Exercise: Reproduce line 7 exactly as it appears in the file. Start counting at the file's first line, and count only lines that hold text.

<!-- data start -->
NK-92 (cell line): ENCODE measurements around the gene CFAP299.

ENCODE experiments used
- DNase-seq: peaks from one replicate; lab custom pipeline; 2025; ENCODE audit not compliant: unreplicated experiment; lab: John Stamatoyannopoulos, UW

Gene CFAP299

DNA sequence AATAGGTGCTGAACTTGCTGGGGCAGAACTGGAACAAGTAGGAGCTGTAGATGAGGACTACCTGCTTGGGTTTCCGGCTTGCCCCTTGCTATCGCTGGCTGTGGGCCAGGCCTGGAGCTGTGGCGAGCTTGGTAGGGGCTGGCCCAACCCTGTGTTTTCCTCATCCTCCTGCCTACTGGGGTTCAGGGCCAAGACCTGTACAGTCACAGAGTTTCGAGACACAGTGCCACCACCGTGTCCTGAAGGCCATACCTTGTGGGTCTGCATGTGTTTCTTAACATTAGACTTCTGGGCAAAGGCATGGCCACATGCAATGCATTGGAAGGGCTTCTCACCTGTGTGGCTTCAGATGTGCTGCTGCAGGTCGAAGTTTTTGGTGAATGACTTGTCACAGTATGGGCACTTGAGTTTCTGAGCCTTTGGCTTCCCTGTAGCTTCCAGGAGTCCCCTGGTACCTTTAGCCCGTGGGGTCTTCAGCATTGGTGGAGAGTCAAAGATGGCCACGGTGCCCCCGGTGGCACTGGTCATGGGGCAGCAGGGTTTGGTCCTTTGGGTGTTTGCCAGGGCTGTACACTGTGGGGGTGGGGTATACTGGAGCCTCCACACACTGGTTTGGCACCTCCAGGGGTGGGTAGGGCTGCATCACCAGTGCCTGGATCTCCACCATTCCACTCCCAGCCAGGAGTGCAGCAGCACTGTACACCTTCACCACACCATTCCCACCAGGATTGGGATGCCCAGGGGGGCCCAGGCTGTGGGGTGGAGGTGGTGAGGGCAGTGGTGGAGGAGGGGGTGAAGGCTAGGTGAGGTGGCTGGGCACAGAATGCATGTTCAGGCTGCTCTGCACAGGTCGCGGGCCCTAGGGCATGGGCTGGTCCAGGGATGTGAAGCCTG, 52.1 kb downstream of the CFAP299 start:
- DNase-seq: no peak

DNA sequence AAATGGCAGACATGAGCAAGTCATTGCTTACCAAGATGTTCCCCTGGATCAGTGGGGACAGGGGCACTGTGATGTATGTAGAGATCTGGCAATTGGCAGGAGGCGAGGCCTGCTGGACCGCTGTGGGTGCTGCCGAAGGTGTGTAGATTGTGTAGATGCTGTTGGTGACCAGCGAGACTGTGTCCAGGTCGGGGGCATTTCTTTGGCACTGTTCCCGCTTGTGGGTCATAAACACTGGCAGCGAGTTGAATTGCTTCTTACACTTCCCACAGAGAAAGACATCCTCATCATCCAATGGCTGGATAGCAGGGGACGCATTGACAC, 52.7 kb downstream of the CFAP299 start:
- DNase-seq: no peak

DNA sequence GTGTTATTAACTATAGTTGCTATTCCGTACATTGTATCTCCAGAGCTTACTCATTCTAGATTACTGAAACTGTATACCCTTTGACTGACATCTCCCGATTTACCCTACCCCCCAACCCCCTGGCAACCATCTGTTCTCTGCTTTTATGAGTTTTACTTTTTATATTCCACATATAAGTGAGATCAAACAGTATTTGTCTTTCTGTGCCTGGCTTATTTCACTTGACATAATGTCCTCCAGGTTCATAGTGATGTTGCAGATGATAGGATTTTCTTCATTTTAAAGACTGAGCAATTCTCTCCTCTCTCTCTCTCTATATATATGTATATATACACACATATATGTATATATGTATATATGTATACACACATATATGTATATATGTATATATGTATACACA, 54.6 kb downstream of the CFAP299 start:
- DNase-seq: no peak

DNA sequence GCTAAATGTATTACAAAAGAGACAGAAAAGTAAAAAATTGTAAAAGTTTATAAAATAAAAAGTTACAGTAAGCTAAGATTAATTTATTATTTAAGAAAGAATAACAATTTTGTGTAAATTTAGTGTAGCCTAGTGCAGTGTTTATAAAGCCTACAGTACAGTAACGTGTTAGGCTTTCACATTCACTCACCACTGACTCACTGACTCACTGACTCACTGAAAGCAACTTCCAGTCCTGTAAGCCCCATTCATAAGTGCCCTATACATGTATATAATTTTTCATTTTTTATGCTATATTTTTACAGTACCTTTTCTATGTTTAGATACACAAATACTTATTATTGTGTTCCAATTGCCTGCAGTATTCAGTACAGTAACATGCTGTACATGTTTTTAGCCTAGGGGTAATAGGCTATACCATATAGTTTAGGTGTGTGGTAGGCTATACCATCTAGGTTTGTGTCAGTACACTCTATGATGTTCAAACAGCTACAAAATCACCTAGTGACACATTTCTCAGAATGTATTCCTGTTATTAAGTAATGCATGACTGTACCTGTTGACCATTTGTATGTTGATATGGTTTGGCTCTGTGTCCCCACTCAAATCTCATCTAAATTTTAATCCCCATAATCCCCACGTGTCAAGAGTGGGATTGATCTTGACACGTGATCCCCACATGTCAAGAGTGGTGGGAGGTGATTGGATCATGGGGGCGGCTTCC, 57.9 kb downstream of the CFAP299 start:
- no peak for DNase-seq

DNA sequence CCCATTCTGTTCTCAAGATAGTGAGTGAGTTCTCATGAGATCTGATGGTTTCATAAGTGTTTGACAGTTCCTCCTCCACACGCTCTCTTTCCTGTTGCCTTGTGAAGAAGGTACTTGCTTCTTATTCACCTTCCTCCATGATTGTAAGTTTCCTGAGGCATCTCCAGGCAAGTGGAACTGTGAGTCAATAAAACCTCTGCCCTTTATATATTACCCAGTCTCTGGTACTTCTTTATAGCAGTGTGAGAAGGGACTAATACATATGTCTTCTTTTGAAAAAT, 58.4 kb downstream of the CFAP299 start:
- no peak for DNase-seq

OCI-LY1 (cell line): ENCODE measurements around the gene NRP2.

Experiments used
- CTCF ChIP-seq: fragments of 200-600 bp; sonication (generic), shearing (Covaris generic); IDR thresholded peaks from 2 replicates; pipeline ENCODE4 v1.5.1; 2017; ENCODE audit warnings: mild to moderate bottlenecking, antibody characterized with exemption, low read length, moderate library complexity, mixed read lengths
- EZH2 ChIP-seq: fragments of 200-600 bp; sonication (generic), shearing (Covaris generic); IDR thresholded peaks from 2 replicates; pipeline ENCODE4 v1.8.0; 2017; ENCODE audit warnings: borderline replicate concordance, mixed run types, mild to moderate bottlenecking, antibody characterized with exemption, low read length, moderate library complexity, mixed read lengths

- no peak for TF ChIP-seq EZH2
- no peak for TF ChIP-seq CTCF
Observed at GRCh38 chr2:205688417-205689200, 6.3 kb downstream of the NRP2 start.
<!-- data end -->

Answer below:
DNA sequence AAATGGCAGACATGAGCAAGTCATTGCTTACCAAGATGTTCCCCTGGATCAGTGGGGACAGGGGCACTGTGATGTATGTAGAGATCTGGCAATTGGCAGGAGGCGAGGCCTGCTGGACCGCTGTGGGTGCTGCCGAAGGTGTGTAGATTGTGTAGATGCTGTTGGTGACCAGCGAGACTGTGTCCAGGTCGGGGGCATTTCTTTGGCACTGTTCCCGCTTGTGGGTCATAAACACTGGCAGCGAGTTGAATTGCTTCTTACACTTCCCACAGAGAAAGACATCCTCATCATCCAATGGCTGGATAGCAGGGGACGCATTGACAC, 52.7 kb downstream of the CFAP299 start: